This lesson is designed to help third grade students learn about magnets and magnetism.
The students will make an electromagnet and determine the strength of the electromagnet.
Students will work in pairs. Each pair of students will receive a baggie containing materials needed. Allow the students ten or fifteen minutes to explore and manipulate the materials. Have one student from each group connect their compass with wire through the holes in the cardboard. Insert the wire through the Fahnestock clips on both ends. Place the wire over the compass. What happens and why?
The electrical current flowing through a wire will create a magnetic field. This magnetic field causes the needle to turn at a right angle to the wire. Reverse the connections to the battery, thus reversing the direction of the current flow, and the needle will point in the opposite direction.
Using the same bag of materials, the pairs of students will begin wrapping the wire around the nail in the same direction until a foot of wire is left at both ends. Insert the end wires into the Fahnstock clips. Hold the electromagnet over a small pile of paper clips, tacks or other small metal objects. How many objects does your electromagnet attract? Take the wire off the battery terminal, and the tacks will immediately fall off.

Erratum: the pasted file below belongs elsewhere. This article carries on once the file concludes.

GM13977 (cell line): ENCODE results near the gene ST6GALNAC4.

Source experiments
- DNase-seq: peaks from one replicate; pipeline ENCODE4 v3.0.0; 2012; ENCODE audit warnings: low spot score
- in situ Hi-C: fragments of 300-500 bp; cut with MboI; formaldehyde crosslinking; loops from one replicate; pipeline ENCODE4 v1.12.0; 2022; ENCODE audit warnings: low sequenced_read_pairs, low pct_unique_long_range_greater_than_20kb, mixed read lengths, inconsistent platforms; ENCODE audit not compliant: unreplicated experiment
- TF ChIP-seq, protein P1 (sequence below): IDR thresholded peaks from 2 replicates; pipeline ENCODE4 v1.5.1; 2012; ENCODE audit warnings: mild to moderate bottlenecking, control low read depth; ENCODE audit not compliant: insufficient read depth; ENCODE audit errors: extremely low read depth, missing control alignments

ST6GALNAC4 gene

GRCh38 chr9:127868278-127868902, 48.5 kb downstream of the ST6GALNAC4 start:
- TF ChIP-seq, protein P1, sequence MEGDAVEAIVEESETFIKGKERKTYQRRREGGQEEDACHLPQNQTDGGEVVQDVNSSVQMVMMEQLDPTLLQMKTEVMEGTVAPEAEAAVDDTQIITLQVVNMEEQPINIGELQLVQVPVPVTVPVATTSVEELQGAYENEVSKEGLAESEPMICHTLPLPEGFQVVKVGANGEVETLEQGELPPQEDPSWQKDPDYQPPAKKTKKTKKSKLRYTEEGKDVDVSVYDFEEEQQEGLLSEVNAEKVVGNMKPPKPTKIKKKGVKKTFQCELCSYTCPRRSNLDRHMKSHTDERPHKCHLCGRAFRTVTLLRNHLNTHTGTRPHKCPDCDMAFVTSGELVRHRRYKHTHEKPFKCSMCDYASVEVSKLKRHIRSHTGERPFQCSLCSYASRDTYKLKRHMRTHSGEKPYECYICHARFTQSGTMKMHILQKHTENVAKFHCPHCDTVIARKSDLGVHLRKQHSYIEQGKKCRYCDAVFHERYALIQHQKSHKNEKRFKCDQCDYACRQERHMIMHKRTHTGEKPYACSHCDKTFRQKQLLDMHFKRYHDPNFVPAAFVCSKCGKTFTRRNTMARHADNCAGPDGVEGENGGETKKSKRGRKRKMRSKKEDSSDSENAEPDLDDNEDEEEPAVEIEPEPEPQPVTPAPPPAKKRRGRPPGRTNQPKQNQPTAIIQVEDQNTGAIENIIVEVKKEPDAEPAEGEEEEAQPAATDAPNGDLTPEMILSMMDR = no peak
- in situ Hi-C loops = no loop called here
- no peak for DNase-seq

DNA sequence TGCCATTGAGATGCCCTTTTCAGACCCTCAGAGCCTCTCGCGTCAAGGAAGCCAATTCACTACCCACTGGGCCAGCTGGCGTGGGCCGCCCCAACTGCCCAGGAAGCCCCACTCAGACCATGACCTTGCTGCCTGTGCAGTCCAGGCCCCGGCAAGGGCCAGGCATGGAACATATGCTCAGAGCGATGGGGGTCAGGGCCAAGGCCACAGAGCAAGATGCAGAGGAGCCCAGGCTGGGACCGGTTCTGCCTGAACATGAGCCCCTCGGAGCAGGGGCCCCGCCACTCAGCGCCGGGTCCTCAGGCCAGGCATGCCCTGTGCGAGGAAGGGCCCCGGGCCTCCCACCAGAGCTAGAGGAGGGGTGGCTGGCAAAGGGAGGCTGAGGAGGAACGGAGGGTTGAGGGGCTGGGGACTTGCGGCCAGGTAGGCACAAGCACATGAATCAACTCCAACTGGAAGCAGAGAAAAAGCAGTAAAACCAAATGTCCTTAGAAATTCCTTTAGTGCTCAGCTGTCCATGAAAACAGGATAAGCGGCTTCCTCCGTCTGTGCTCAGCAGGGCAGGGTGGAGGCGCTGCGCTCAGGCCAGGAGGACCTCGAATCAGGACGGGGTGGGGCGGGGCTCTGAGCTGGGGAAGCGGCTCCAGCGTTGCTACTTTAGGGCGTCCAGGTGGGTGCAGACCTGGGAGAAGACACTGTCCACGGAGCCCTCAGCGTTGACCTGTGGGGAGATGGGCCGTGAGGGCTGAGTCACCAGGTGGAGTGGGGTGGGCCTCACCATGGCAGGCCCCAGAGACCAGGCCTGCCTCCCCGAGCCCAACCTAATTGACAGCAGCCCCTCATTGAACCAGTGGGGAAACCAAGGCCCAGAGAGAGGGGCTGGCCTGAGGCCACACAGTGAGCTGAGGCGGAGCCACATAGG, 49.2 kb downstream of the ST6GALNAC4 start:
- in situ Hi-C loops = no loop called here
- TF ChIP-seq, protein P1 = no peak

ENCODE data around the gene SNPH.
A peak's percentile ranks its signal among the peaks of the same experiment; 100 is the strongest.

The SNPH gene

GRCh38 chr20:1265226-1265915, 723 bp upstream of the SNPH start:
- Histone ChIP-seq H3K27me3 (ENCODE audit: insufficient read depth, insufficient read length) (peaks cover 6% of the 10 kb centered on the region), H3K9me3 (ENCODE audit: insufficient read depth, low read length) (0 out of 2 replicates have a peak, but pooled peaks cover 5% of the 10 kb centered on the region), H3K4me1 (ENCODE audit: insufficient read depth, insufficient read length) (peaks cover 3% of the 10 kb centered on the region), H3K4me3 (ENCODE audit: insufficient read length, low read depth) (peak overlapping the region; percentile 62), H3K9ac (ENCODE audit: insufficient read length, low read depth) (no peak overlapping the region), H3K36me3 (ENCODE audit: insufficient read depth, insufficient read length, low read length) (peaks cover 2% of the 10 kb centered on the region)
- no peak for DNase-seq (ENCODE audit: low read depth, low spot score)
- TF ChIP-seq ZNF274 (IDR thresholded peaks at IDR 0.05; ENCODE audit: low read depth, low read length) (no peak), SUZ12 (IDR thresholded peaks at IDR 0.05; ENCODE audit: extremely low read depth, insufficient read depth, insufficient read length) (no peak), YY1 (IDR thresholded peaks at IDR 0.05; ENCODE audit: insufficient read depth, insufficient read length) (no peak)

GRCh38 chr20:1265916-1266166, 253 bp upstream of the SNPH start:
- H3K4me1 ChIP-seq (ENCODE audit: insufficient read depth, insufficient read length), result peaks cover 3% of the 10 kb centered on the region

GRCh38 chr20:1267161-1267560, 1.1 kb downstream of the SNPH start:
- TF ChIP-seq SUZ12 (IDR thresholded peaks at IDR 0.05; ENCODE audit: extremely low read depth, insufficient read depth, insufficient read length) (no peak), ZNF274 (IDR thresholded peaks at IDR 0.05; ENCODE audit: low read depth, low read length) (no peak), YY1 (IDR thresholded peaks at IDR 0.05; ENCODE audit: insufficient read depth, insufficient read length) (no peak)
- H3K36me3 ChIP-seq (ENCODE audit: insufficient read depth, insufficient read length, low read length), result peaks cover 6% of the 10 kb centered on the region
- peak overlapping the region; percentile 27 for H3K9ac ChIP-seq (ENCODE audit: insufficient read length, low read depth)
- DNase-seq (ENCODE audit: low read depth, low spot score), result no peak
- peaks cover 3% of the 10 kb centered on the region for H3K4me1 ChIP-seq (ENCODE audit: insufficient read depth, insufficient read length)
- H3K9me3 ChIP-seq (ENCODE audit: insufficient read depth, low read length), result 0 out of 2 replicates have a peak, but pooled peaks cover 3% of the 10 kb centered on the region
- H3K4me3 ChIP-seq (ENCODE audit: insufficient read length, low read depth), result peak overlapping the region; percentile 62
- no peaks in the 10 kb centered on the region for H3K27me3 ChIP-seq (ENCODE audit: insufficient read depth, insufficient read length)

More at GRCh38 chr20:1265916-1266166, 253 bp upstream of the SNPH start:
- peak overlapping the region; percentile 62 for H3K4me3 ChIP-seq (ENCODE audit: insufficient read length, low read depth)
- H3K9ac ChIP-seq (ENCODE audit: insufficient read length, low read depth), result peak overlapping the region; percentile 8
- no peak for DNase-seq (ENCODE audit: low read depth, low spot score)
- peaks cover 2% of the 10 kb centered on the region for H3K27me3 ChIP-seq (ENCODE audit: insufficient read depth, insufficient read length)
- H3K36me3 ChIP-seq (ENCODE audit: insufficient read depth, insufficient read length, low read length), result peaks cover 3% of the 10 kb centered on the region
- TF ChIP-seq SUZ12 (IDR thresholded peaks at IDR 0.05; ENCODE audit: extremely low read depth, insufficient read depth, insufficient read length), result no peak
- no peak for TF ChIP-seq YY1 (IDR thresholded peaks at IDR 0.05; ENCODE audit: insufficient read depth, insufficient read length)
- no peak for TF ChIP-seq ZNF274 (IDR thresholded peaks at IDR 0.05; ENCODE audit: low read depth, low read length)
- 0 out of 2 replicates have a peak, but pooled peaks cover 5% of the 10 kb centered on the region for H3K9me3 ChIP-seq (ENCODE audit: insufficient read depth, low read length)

The current passing through the wire produces an invisible magnetic field. When the current is cut off, the magnetic field disappears, then the molecules of the iron return to their helter-skelter position and the nail loses most, but not all, of its magnetism.
As a result of the electromagnet mini-teach, the sixth grade students will be able to describe the characteristics of a magnet and an electromagnet. Both attract metal and have magnetic fields; the electromagnet needs an electrical current.
The students will be able to make an electromagnet with a wire, a battery, and a nail.
The students will be able to test the strength of the electromagnet by using more coiled wire and additional batteries and nails.
In activity 1 we found that electricity can produce magnetism and magnetism can produce electricity. The opposite ends or poles of magnets are attracted to each other and like ends repel.
In activity 2 we found that current through a wire produces an invisible magnetic field. When the current is cut off, the magnetic field disappears, then the molecules of the iron return to their helter-skelter position and the piece loses most, but not all, of its magnetism.
Students discover with their hands. The student in the picture below
enjoyed seeing the patterns in the magnetic field in the iron filings.
Iron filings can usually be purchased or ordered at your local teacher supply store. You can make a bottle last for a long time with a little thrift. Teach the students to keep a file folder under the filings at all times. When they are finished playing they can use the folder to pour the filings back into the bottle.
If a student raises the folder with filings on it then they can put the magnet underneath to see patterns of magnetic force surrounding the magnets and passing through the paper.
Iron filings are a good material to have handy in almost any magnet project.
Back to the SMART index page.